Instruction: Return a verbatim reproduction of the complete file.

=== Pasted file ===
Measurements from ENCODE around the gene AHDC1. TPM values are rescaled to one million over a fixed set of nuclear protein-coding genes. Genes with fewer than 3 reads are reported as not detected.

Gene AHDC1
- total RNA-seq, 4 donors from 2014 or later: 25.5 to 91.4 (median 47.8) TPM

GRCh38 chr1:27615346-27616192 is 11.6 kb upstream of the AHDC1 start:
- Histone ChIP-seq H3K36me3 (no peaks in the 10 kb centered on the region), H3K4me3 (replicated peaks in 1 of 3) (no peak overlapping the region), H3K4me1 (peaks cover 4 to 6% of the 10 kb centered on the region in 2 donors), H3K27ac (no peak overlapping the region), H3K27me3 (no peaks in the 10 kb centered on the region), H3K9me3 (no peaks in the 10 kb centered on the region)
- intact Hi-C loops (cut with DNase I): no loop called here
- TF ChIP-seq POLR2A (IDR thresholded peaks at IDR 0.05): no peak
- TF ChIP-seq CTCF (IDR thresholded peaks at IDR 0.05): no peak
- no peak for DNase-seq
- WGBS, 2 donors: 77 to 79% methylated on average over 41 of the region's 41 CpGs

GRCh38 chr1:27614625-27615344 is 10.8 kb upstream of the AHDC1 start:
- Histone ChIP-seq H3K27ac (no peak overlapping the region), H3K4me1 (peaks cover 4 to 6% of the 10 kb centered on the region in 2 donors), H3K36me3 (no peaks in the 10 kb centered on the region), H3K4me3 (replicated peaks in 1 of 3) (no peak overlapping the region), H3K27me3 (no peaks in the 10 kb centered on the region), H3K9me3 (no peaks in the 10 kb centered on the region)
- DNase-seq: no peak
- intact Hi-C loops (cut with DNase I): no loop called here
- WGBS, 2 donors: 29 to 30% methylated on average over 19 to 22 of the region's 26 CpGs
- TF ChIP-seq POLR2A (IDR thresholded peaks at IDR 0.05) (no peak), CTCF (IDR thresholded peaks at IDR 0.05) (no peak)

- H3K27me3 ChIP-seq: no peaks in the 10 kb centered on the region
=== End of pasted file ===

Measurements from ENCODE around the gene AHDC1. TPM values are rescaled to one million over a fixed set of nuclear protein-coding genes. Genes with fewer than 3 reads are reported as not detected.

Gene AHDC1
- total RNA-seq, 4 donors from 2014 or later: 25.5 to 91.4 (median 47.8) TPM

GRCh38 chr1:27615346-27616192 is 11.6 kb upstream of the AHDC1 start:
- Histone ChIP-seq H3K36me3 (no peaks in the 10 kb centered on the region), H3K4me3 (replicated peaks in 1 of 3) (no peak overlapping the region), H3K4me1 (peaks cover 4 to 6% of the 10 kb centered on the region in 2 donors), H3K27ac (no peak overlapping the region), H3K27me3 (no peaks in the 10 kb centered on the region), H3K9me3 (no peaks in the 10 kb centered on the region)
- intact Hi-C loops (cut with DNase I): no loop called here
- TF ChIP-seq POLR2A (IDR thresholded peaks at IDR 0.05): no peak
- TF ChIP-seq CTCF (IDR thresholded peaks at IDR 0.05): no peak
- no peak for DNase-seq
- WGBS, 2 donors: 77 to 79% methylated on average over 41 of the region's 41 CpGs

GRCh38 chr1:27614625-27615344 is 10.8 kb upstream of the AHDC1 start:
- Histone ChIP-seq H3K27ac (no peak overlapping the region), H3K4me1 (peaks cover 4 to 6% of the 10 kb centered on the region in 2 donors), H3K36me3 (no peaks in the 10 kb centered on the region), H3K4me3 (replicated peaks in 1 of 3) (no peak overlapping the region), H3K27me3 (no peaks in the 10 kb centered on the region), H3K9me3 (no peaks in the 10 kb centered on the region)
- DNase-seq: no peak
- intact Hi-C loops (cut with DNase I): no loop called here
- WGBS, 2 donors: 29 to 30% methylated on average over 19 to 22 of the region's 26 CpGs
- TF ChIP-seq POLR2A (IDR thresholded peaks at IDR 0.05) (no peak), CTCF (IDR thresholded peaks at IDR 0.05) (no peak)

- H3K27me3 ChIP-seq: no peaks in the 10 kb centered on the region